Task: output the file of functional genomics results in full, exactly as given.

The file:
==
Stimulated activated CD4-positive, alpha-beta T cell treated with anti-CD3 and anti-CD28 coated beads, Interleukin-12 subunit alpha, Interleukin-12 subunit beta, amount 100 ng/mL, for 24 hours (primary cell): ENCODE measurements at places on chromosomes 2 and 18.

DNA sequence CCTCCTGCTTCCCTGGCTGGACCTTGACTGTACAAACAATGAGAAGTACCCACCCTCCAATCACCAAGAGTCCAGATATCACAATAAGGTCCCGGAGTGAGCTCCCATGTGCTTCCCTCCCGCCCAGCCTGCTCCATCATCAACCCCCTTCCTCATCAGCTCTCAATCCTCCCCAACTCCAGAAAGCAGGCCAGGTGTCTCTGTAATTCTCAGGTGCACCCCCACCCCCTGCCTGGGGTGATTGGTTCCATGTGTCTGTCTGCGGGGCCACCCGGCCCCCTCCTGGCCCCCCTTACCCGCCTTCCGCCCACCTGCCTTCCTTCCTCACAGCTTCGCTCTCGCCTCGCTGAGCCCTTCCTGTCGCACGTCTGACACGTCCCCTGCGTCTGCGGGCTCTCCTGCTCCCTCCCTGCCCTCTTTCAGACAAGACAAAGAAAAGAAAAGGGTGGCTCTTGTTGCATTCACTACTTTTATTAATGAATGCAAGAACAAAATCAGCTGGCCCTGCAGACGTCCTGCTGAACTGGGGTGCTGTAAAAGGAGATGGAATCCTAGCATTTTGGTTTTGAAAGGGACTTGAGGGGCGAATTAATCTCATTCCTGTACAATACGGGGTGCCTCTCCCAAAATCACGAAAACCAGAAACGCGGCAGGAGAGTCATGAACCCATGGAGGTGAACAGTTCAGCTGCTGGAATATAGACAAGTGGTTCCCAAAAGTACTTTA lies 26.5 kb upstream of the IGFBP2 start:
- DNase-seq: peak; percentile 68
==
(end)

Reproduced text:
Stimulated activated CD4-positive, alpha-beta T cell treated with anti-CD3 and anti-CD28 coated beads, Interleukin-12 subunit alpha, Interleukin-12 subunit beta, amount 100 ng/mL, for 24 hours (primary cell): ENCODE measurements at places on chromosomes 2 and 18.

DNA sequence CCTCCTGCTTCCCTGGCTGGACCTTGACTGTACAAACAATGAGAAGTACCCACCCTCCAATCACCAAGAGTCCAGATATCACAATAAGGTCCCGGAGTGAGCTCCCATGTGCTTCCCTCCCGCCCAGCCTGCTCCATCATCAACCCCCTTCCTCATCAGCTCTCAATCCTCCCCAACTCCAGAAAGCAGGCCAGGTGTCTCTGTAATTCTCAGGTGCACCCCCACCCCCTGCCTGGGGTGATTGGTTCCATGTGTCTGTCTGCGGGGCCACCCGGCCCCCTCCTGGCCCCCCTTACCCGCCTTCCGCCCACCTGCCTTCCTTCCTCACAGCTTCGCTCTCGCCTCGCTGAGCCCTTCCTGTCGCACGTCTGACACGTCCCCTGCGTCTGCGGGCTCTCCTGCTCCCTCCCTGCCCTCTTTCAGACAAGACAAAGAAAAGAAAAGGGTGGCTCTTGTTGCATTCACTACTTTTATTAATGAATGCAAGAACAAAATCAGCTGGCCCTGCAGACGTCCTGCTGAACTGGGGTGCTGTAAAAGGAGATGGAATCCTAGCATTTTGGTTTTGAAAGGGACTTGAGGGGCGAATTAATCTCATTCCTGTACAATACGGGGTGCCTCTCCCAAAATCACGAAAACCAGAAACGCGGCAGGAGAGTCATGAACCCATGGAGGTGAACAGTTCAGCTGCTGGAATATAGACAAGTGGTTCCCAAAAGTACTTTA lies 26.5 kb upstream of the IGFBP2 start:
- DNase-seq: peak; percentile 68